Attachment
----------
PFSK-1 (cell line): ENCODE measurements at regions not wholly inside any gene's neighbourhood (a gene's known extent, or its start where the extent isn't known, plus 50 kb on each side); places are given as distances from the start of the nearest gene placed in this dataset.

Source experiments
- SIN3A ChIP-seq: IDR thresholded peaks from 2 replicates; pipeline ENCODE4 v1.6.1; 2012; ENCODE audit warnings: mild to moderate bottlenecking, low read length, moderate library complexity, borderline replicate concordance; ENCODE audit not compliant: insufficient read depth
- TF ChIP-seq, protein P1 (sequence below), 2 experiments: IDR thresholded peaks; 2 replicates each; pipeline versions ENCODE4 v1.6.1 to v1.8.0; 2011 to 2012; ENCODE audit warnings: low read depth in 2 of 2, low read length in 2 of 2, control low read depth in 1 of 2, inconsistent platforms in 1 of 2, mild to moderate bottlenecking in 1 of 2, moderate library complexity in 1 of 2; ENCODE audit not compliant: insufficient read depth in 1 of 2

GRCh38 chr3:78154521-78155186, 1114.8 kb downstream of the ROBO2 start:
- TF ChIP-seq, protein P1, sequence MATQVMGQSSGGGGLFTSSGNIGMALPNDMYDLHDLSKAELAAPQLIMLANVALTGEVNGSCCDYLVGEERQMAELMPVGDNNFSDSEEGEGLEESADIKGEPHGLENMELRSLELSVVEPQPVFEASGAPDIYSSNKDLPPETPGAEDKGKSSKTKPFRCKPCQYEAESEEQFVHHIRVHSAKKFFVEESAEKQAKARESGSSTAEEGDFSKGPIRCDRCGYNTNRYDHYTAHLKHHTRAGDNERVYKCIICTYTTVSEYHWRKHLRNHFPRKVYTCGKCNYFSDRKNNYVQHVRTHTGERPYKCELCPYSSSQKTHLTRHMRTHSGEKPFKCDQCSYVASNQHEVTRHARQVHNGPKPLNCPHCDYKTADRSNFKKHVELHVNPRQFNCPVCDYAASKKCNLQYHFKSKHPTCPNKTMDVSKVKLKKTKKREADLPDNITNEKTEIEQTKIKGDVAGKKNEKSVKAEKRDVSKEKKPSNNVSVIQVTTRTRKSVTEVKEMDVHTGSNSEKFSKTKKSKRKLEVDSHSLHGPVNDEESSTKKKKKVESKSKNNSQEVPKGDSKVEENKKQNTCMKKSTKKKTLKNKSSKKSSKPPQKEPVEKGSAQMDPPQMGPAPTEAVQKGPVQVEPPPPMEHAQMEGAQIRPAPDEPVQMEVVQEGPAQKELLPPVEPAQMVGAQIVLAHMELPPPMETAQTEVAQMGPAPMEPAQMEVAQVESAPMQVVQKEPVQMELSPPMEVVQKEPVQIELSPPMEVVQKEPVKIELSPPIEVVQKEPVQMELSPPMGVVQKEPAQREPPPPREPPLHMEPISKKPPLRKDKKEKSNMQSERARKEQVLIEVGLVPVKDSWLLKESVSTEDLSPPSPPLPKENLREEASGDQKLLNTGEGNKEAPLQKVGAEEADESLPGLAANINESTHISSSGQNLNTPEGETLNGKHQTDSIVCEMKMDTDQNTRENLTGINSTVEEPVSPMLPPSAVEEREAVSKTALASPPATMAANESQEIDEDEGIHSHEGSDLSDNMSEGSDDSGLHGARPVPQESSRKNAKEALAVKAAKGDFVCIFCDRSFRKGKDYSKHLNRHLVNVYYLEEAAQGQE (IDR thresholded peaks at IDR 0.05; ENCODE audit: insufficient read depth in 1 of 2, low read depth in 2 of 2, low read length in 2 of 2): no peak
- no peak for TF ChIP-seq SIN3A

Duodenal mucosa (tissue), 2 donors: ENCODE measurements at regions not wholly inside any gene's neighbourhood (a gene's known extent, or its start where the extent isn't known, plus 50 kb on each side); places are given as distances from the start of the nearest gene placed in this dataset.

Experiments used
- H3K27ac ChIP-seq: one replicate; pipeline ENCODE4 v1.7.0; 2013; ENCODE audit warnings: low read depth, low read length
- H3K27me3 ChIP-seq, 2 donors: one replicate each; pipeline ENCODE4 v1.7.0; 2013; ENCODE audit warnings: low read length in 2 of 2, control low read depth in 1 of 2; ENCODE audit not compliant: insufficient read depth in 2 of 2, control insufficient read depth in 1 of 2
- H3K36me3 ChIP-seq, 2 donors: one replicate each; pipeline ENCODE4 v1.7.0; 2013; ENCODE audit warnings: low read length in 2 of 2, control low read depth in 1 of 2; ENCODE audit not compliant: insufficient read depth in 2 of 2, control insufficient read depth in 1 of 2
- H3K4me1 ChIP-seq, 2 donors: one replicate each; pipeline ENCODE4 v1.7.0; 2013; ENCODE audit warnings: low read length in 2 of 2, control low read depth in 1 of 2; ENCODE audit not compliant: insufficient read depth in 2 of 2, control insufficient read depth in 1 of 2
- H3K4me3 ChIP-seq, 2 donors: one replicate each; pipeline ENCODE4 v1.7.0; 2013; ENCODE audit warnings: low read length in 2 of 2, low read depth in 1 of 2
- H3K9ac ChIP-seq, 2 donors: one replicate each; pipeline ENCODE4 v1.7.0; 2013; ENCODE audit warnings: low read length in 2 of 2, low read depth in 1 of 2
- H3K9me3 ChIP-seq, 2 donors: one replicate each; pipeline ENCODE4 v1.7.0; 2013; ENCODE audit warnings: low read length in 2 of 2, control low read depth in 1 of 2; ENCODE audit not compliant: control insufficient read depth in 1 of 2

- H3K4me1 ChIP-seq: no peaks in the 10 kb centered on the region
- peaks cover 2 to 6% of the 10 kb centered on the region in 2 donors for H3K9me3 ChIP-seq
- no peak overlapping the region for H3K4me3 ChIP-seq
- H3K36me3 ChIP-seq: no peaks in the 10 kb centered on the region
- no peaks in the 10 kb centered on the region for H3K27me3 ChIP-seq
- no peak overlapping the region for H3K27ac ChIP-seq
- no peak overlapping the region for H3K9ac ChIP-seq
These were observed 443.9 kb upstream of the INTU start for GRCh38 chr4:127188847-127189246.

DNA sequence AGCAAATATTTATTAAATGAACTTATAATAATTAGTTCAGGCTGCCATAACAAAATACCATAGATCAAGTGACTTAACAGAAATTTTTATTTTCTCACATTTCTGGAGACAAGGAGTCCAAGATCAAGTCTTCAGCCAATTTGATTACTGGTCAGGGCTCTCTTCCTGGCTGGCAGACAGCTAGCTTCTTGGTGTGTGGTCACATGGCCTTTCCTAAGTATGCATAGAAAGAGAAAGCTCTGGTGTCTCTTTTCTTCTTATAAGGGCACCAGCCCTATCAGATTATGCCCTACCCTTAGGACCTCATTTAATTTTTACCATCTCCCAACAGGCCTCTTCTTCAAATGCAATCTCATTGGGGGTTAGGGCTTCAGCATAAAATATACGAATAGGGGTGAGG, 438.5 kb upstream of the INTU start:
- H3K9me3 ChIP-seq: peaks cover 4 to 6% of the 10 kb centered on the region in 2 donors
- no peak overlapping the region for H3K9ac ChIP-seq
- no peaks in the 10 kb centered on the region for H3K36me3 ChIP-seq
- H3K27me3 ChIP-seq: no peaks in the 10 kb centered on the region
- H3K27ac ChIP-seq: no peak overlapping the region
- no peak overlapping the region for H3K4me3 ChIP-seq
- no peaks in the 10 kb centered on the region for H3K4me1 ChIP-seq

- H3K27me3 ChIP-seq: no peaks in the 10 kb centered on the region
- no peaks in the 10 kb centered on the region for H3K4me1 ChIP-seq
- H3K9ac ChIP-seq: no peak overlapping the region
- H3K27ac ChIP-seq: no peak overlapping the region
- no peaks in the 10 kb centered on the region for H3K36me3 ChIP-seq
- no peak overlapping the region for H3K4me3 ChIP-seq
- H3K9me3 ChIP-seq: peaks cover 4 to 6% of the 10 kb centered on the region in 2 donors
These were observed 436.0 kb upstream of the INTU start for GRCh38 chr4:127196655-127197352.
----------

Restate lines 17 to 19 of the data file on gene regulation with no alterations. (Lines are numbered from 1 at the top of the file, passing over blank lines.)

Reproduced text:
- H3K4me1 ChIP-seq: no peaks in the 10 kb centered on the region
- peaks cover 2 to 6% of the 10 kb centered on the region in 2 donors for H3K9me3 ChIP-seq
- no peak overlapping the region for H3K4me3 ChIP-seq